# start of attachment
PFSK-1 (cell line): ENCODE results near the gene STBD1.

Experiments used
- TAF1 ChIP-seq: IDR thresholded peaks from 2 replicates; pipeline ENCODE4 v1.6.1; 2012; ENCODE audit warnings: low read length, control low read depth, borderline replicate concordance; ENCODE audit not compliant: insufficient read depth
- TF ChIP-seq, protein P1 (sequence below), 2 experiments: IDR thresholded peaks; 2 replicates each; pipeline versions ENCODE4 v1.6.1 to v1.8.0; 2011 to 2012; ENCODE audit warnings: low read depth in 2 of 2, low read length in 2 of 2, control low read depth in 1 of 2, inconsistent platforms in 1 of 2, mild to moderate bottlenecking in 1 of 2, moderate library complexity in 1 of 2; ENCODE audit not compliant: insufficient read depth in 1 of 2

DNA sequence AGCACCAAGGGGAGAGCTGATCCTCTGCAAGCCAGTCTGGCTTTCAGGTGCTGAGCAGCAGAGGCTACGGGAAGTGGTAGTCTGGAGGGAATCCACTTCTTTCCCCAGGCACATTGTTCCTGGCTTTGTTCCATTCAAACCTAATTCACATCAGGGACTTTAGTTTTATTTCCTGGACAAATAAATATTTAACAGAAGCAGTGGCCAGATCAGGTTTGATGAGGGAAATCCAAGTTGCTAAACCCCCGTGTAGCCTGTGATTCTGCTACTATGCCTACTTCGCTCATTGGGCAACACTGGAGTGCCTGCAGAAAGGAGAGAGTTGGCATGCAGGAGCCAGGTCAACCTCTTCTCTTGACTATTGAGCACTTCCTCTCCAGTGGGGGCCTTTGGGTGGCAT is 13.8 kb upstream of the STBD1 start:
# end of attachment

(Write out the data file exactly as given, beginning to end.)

PFSK-1 (cell line): ENCODE results near the gene STBD1.

Experiments used
- TAF1 ChIP-seq: IDR thresholded peaks from 2 replicates; pipeline ENCODE4 v1.6.1; 2012; ENCODE audit warnings: low read length, control low read depth, borderline replicate concordance; ENCODE audit not compliant: insufficient read depth
- TF ChIP-seq, protein P1 (sequence below), 2 experiments: IDR thresholded peaks; 2 replicates each; pipeline versions ENCODE4 v1.6.1 to v1.8.0; 2011 to 2012; ENCODE audit warnings: low read depth in 2 of 2, low read length in 2 of 2, control low read depth in 1 of 2, inconsistent platforms in 1 of 2, mild to moderate bottlenecking in 1 of 2, moderate library complexity in 1 of 2; ENCODE audit not compliant: insufficient read depth in 1 of 2

DNA sequence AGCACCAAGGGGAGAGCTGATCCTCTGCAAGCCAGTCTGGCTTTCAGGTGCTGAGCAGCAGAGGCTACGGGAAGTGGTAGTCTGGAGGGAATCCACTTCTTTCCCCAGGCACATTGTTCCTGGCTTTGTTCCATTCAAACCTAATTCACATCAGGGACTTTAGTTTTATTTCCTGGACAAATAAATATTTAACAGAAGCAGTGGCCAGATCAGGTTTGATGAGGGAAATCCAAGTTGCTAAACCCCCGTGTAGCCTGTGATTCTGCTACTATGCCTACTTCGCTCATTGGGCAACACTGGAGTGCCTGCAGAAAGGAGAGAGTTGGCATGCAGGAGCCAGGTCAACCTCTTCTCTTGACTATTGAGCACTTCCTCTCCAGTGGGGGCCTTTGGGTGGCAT is 13.8 kb upstream of the STBD1 start: